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posted by: ElmCityVoice on November 8, 2018  5:06pm

Representative Walker is a perfect choice if the new Governor is looking for political smarts and collaborative efforts.

posted by: 1644 on November 8, 2018  6:16pm

Looks like a hard left turn for Connecticut.  We will have much higher taxes and more high earners leaving.

posted by: Noteworthy on November 8, 2018  7:41pm

Toni Walker Notes:

It is a disgrace that the only time Walker thinks collaboratively is when there’s a super majority of Democrats. Gridlock is caused by people like her who refuse to deal with republicans, refuse to compromise and who thinks the only solution is to tax more, spend more and ignore the financial issues facing this state. It is appropriate that she sits on this transition team - so she can indoctrinate Ned Malloy on how to raise taxes and remind him that the ballott box stuffing operation in New Haven put him in office.

posted by: cunningham on November 9, 2018  1:36pm

CEA: Number of Connecticut millionaires is growing

From 2010 to 2015, there was a 27 percent increase in the number of millionaires in the state, or 11,490 tax filers registering an adjusted gross income of more than $1 million in 2015, an increase of 2,460 tax filers from 2010. The Connecticut-based libertarian think tank Yankee Institute for Public Policy extrapolated data produced by a New York-based conservative think tank last year to reveal Connecticut had the second-lowest percentage growth in millionaires in the nation during that five-year period.

In spite of this, Connecticut has retained its spot among the top states with the highest concentration of millionaires. In 2016, 7.4 percent of Connecticut households were millionaire households, the second-highest concentration of millionaires in the nation, according to

“It’s not just the number of millionaires,” Rodriguez said. “In that period, (Connecticut) millionaire wealth increased from $35 billion to $42 billion.”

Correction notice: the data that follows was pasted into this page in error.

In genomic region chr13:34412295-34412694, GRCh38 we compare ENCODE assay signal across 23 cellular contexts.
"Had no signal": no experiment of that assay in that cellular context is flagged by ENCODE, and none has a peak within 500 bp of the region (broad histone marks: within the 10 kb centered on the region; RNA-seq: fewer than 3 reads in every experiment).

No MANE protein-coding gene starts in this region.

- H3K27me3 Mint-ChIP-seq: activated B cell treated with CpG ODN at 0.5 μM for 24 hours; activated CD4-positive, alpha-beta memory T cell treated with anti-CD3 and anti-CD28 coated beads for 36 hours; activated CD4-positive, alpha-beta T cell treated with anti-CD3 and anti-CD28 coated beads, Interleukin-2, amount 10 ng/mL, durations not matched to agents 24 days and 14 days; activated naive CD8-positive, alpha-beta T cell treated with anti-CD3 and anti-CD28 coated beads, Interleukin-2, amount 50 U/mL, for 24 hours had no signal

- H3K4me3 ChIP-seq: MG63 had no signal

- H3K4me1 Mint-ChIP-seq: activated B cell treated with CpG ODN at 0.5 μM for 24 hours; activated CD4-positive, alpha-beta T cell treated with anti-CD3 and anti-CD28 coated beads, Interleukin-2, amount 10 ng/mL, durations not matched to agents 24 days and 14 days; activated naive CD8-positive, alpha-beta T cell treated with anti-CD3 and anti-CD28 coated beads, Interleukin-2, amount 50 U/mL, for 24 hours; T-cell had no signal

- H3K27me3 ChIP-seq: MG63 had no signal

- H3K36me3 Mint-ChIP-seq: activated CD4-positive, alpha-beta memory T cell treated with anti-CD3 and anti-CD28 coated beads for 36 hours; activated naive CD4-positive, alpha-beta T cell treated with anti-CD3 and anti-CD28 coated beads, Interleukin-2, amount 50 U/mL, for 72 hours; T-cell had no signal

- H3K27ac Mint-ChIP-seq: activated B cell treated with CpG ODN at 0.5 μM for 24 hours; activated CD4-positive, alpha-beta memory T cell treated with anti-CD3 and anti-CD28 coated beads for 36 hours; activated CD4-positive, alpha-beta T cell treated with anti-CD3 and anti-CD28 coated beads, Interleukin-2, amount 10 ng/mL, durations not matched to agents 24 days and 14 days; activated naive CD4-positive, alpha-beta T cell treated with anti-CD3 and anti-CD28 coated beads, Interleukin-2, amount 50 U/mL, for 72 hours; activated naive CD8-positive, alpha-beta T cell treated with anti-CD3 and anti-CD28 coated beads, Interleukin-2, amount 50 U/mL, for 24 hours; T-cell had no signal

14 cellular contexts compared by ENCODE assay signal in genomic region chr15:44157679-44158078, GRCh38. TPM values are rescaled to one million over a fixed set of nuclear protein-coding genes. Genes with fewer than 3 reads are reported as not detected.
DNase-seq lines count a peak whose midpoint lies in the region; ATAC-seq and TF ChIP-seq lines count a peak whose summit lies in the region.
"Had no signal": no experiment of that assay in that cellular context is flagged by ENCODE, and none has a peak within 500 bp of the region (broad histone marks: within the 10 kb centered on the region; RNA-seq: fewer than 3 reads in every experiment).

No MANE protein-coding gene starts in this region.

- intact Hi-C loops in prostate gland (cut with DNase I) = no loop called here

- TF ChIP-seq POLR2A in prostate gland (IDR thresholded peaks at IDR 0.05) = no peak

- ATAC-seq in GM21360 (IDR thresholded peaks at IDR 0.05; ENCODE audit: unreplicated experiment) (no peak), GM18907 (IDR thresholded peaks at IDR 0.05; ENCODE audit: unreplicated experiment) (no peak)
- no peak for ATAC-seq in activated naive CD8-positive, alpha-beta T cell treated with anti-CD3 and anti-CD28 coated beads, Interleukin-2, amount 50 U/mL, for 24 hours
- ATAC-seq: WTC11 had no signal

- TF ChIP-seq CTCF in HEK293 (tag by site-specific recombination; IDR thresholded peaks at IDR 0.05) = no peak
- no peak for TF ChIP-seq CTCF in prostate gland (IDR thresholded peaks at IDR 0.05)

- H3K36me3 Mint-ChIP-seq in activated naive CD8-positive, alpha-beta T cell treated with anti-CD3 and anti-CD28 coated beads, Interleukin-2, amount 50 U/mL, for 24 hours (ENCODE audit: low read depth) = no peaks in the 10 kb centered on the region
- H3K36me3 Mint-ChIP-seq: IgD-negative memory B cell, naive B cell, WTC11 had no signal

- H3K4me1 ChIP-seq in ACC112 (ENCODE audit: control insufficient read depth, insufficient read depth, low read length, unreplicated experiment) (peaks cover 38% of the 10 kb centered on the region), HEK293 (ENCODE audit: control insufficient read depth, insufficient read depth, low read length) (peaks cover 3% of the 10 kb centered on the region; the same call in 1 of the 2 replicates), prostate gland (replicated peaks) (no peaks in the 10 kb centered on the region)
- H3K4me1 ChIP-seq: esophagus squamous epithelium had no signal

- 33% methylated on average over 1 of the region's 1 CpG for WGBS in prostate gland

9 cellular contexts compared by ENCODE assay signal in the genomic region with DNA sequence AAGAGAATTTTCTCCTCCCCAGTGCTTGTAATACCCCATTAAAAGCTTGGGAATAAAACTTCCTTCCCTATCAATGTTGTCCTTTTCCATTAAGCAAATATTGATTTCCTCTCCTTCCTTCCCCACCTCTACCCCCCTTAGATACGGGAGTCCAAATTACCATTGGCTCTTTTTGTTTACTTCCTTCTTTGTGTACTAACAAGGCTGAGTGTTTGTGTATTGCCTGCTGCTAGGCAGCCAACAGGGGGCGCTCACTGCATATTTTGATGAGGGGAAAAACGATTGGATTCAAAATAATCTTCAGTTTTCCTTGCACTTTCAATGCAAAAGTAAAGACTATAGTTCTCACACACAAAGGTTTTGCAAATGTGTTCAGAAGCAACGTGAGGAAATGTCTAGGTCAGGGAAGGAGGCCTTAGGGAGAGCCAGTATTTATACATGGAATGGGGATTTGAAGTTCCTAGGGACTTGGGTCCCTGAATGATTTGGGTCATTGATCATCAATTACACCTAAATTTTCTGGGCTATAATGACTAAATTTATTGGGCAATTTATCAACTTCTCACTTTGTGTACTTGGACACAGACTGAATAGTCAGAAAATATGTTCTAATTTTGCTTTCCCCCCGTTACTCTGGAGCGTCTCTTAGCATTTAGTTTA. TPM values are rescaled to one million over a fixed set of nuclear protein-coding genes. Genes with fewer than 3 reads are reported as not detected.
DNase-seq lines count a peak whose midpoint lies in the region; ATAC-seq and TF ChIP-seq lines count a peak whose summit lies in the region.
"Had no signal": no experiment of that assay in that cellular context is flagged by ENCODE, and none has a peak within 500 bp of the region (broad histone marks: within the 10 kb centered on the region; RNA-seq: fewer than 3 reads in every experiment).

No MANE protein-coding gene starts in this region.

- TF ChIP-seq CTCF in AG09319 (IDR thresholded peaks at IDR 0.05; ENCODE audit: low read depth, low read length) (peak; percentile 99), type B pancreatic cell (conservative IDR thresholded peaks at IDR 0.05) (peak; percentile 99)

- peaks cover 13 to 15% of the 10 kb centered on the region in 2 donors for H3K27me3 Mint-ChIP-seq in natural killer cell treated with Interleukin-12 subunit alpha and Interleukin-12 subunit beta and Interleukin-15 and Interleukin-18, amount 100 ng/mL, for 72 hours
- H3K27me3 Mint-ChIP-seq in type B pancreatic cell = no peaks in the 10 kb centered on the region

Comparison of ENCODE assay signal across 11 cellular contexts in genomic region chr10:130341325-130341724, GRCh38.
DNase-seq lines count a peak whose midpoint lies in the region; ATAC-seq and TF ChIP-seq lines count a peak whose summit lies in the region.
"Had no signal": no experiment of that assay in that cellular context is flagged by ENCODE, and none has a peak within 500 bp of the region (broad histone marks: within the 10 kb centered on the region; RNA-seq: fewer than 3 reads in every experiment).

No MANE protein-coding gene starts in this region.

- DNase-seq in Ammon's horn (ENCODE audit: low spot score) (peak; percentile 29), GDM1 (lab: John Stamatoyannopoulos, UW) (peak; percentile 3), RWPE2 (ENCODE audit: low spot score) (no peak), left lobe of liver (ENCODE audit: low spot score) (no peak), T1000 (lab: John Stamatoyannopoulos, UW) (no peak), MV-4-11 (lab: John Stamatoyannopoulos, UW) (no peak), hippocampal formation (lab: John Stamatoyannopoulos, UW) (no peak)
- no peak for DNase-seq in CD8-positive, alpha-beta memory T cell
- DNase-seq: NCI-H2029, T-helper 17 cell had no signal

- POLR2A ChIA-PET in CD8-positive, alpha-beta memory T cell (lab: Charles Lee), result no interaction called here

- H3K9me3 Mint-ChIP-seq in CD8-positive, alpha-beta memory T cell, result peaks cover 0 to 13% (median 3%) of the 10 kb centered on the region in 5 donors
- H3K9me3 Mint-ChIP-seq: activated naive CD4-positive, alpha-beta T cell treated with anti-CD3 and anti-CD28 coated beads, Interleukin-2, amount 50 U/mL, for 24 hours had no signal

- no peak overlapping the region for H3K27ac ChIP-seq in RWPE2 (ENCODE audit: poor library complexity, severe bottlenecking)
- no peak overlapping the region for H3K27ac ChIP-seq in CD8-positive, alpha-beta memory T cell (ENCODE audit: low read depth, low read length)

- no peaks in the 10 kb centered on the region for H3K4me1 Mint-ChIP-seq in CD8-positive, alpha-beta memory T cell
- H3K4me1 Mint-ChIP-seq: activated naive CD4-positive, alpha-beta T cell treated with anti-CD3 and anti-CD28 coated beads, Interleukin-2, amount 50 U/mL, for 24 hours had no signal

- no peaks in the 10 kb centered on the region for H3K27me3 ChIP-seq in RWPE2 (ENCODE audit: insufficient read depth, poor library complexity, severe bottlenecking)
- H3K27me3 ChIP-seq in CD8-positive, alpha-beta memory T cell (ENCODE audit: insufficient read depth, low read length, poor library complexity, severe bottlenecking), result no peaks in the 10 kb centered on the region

With a few high-profile exceptions, the people leaving Connecticut aren’t the wealthy.

posted by: THREEFIFTHS on November 10, 2018  11:06am

I told you Ned lamont was going to be like Ex mayor Micheal Bloomberg.Notice this.Investment banker with Bridgewater Associates, which is the world’s largest hedge fund, is leading his transition team. Lamont introduced the initial members of his transition team on Thursday. That right. A hedge fund Investment banker.Keep voting them in.

posted by: 1644 on November 10, 2018  1:07pm

Cunningham: First, one would expect the number of millionaires to increase from the very low of 2010 to the not too bad 2015 economy.  Second, I don’t know what significance the absolute number of filers on one side or another of some arbitrary, nominal dollar amount has, third,  third, those high profile cases aren’t millionaires, they were billionaires. Twelve percent of our budget comes from fewer than 400 filers, the really rich rather than the comfortable 12K you speak of.  If we gain three folks each earning $1 million, but lose one earning $5 million, we lose. So, fourth, in large part, it’s the aggregate numbers that matter.  The figures I have seen in Hartford Bus. Journal say there is an aggregate difference of $30K/year in the incomes of leavers versus incomers.  Our high taxes are pushing wealthier folks out, and our high welfare benefits, including Medicaid, are drawing poorer folks in. Yes, it’s not just billionaires that our leaving, its also my four middle class friends, with incomes of $70 to $200K that have gone to lower tax states.
  If we believe in meritocracy, we should have a 100% estate tax.  Yet, because of the large numbers of folks that want to pass wealth to their children, even Matt Ritter wants to repeal our estate tax.  CT is just a large version of New Haven, in that high taxes and high welfare costs can drive the middle and upper classes out.  Unlike New Haven, however, CT cannot rely on outsiders to fund its welfare spending.  Therefore, we need take care not to drive out those who pay more in taxes then they use in services.